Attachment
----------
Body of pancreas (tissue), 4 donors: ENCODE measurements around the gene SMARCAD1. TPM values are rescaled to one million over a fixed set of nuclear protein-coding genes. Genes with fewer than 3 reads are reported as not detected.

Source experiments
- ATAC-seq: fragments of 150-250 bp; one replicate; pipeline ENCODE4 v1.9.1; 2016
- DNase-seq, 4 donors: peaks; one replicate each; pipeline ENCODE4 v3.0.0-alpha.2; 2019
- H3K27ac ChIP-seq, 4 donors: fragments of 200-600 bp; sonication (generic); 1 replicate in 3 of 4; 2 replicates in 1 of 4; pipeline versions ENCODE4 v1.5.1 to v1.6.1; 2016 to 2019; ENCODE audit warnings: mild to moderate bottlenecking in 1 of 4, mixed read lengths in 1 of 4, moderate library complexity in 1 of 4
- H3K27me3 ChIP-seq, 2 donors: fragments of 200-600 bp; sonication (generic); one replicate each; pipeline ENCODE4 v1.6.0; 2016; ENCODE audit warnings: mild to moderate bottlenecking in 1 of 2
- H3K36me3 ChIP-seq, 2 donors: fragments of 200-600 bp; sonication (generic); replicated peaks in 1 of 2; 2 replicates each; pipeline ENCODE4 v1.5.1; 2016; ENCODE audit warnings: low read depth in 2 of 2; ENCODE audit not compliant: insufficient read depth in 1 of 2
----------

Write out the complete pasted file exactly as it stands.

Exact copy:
Body of pancreas (tissue), 4 donors: ENCODE measurements around the gene SMARCAD1. TPM values are rescaled to one million over a fixed set of nuclear protein-coding genes. Genes with fewer than 3 reads are reported as not detected.

Source experiments
- ATAC-seq: fragments of 150-250 bp; one replicate; pipeline ENCODE4 v1.9.1; 2016
- DNase-seq, 4 donors: peaks; one replicate each; pipeline ENCODE4 v3.0.0-alpha.2; 2019
- H3K27ac ChIP-seq, 4 donors: fragments of 200-600 bp; sonication (generic); 1 replicate in 3 of 4; 2 replicates in 1 of 4; pipeline versions ENCODE4 v1.5.1 to v1.6.1; 2016 to 2019; ENCODE audit warnings: mild to moderate bottlenecking in 1 of 4, mixed read lengths in 1 of 4, moderate library complexity in 1 of 4
- H3K27me3 ChIP-seq, 2 donors: fragments of 200-600 bp; sonication (generic); one replicate each; pipeline ENCODE4 v1.6.0; 2016; ENCODE audit warnings: mild to moderate bottlenecking in 1 of 2
- H3K36me3 ChIP-seq, 2 donors: fragments of 200-600 bp; sonication (generic); replicated peaks in 1 of 2; 2 replicates each; pipeline ENCODE4 v1.5.1; 2016; ENCODE audit warnings: low read depth in 2 of 2; ENCODE audit not compliant: insufficient read depth in 1 of 2